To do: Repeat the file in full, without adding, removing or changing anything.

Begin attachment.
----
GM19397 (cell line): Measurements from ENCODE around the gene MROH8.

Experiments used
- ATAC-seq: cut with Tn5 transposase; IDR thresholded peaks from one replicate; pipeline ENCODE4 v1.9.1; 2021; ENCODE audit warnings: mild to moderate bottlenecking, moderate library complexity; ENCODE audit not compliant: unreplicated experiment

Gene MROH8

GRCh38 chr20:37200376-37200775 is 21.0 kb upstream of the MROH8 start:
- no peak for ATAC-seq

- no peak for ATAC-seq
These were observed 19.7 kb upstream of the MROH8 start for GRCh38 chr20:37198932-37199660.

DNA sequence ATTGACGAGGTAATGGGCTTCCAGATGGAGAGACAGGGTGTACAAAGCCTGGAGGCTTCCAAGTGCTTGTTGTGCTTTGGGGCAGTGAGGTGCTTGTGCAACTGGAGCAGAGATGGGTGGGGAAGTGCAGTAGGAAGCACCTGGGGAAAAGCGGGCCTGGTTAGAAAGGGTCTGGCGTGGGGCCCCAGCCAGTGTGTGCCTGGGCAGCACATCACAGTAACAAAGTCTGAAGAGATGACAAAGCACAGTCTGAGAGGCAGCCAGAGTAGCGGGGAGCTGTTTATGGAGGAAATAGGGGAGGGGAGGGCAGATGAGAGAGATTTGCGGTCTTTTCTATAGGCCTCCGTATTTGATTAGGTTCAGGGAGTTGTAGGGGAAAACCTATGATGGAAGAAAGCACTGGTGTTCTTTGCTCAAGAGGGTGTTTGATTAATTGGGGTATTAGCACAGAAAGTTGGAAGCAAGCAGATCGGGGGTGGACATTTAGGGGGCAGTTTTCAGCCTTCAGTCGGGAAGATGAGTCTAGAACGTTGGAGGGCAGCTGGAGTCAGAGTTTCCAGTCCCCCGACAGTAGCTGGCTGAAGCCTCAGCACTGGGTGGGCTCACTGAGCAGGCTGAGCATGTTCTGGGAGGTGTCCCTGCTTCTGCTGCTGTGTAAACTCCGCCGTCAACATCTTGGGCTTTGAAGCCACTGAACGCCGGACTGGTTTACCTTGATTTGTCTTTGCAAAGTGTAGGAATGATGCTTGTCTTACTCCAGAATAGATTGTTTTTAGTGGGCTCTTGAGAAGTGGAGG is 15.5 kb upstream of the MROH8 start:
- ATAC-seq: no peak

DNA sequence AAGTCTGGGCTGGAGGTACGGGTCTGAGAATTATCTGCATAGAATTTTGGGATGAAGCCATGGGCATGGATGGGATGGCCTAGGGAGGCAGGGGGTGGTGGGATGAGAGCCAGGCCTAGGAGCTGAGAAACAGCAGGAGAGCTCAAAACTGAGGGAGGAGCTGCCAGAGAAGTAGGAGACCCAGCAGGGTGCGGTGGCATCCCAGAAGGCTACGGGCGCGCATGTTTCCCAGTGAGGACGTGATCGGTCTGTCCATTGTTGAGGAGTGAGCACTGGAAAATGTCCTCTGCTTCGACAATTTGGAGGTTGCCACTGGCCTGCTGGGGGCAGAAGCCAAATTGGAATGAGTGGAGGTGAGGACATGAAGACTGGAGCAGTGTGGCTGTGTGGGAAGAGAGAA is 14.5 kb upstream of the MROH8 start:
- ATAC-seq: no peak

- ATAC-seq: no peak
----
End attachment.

GM19397 (cell line): Measurements from ENCODE around the gene MROH8.

Experiments used
- ATAC-seq: cut with Tn5 transposase; IDR thresholded peaks from one replicate; pipeline ENCODE4 v1.9.1; 2021; ENCODE audit warnings: mild to moderate bottlenecking, moderate library complexity; ENCODE audit not compliant: unreplicated experiment

Gene MROH8

GRCh38 chr20:37200376-37200775 is 21.0 kb upstream of the MROH8 start:
- no peak for ATAC-seq

- no peak for ATAC-seq
These were observed 19.7 kb upstream of the MROH8 start for GRCh38 chr20:37198932-37199660.

DNA sequence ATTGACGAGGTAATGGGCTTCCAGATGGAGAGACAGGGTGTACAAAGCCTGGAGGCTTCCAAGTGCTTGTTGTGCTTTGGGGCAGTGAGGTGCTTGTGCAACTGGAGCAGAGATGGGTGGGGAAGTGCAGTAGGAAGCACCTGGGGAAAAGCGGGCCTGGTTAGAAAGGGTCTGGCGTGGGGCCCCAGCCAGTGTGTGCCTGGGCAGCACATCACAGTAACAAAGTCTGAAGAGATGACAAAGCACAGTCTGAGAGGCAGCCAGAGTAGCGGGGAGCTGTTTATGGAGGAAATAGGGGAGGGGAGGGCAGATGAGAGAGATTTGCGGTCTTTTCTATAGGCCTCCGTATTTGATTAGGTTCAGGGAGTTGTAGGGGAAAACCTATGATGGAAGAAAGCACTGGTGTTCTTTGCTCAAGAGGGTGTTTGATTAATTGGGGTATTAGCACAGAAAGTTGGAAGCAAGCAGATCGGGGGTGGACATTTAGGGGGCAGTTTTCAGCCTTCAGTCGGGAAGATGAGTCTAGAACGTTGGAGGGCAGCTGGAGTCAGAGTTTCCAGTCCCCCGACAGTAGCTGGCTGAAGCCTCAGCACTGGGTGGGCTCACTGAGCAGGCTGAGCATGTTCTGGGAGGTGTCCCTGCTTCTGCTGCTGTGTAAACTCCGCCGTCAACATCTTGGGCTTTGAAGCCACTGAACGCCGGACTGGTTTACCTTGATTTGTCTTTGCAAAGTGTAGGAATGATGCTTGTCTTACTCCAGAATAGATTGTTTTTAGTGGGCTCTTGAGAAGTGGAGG is 15.5 kb upstream of the MROH8 start:
- ATAC-seq: no peak

DNA sequence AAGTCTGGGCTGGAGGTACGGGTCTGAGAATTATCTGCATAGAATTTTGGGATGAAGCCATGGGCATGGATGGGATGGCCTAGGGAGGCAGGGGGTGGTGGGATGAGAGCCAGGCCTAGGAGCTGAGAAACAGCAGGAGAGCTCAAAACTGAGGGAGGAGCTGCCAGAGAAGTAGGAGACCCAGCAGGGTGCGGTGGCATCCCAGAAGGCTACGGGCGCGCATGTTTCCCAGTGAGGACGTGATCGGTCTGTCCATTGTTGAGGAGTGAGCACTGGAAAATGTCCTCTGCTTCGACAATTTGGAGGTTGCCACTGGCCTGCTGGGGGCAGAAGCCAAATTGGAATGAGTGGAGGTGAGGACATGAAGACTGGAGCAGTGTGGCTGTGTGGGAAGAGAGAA is 14.5 kb upstream of the MROH8 start:
- ATAC-seq: no peak

- ATAC-seq: no peak